Now that Microsoft's Windows Vista has been finalized, fellow Media Center MVP Peter Near has updated his ATSC instructions for those of us living in Canada. This is essentially what I had to do to make ATSC work as described in my recent blog posting, Media Center in Vista.

You will need basically the following items to pull this off:

  • A computer with Microsoft Windows Vista (you can do the same with Media Center 2005, those instructions can be found here)
  • A decent ATSC tuner for your PC. I am personally using a DViCO Fusion HDTV5 USB Gold, Peter notes some other cards in his instructions.
  • A good quality UHF antenna appropriate for your area

You can read about some of my experiences with the above three items in my blog entries, First Foray into HDTV, HDTV Antenna Update, HDTV Antenna Update Part 2, and Media Center in Vista.

For the detailed bits of getting ATSC to work in Canada (including screenshots of all the important steps), please follow this link to Peter's ATSC in Canada with Media Center Vista (RTM) blog entry.

Thanks Peter for this great guide (and all the other helpful bits of advice along the way).

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Tuesday, November 21, 2006

Media Center Keyboard Shortcuts

In a previous blog posting, Media Center Trick Play Functionality, I briefly talked about keyboard shortcuts that you could use in Media Center.

While Media Center was optimized for a 10 foot interface, that is, it was designed to be shown on a screen 10 feet away and controlled with a remote (a la sitting on a couch), it also has a two foot interface, that is, it can be controlled via the traditional mouse/keyboard combination.

Most Media Center users likely have the Media Center remote (or some similar device) but in some usage scenerios, it is not practical to reach for the remote when you are using the mouse and keyboard. For example, I might be watching Media Center in windowed mode, while sending e-mails or working on spreadsheets. Unless you have three arms (one for keyboard, one for mouse, and one for the remote), it is arguably unproductive to reach for the remote. In such a case, it is good to know that there are keyboard shortcuts for almost all of the commands found on the Media Center remote.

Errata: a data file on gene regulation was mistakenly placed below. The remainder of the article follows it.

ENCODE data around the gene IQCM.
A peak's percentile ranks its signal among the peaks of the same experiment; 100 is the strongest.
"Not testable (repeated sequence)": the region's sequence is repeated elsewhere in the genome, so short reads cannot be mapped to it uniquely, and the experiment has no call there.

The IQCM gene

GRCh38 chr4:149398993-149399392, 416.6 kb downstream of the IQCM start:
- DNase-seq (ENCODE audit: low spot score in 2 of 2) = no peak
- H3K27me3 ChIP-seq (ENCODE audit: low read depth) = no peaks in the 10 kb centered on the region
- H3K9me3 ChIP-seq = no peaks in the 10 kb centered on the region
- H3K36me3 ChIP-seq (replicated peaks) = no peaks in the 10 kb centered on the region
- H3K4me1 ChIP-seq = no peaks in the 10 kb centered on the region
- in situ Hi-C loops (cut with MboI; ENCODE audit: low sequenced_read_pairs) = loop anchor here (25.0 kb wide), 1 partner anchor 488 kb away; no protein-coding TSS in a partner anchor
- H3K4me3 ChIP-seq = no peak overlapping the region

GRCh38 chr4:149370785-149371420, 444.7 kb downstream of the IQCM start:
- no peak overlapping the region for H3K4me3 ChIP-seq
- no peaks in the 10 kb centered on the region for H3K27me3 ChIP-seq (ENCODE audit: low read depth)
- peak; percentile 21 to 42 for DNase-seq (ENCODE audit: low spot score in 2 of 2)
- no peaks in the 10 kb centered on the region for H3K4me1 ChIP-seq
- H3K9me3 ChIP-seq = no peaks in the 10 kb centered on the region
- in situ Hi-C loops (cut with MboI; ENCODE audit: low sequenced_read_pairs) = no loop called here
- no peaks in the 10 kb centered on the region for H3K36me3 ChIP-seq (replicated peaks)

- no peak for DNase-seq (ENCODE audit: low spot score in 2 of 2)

Shortcuts that I commonly use include going to the Recorded TV menu, going to the Guide, Skip/Replay of Live/Recorded TV and Channel Up/Down.

For a list of Media Center keyboard shortcuts, see the following links:

What's different between the two Operating Systems?

From what I could tell, some shortcuts were removed (i.e. shortcut to Messenger functionality was removed in Vista, because that feature doesn't exist anymore) but more or less, there haven't been any substantial changes.

One remote function that I have found that does not have a keyboard equivalent is the 'Return to Last Viewed Channel' function. I have been bugging this since the first Media Center beta in 2002, but no action has been taken yet. On the Remote, while watching TV, pressing either the OK or the Enter button on the remote would bring you back to the last channel that you were on previous to the present channel (for example, if I go from channel 14 to 28, pressing OK or enter would bring me back to 14) . I wonder why they left this one out..

Anyways, check out the keyboard shortcuts, it might help to increase your productivity (ironic, eh?)

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Sunday, November 19, 2006

Nintendo Wii

So I lined up for a Nintendo Wii this morning. I arrived at the Best Buy on Laird Dr in Toronto at 4:45 am. Ended up being 25 out of 74 (I admit, I sort of cheated, as my brother Gary and his friend Benny 'saved' a spot in line for me since midnight). Store opened at 8:00 am, and we were back home by around 8:45 am or so.

There definitely was a need to line up early, as many people who came later did not go home with a console. Even as we left, we still saw people lining up down the street at Future Shop, which was slated to open much later (10:00am).

The base unit, priced at $279 CDN, came with the following items:

  1. Wii Console
  2. Wii Console Stand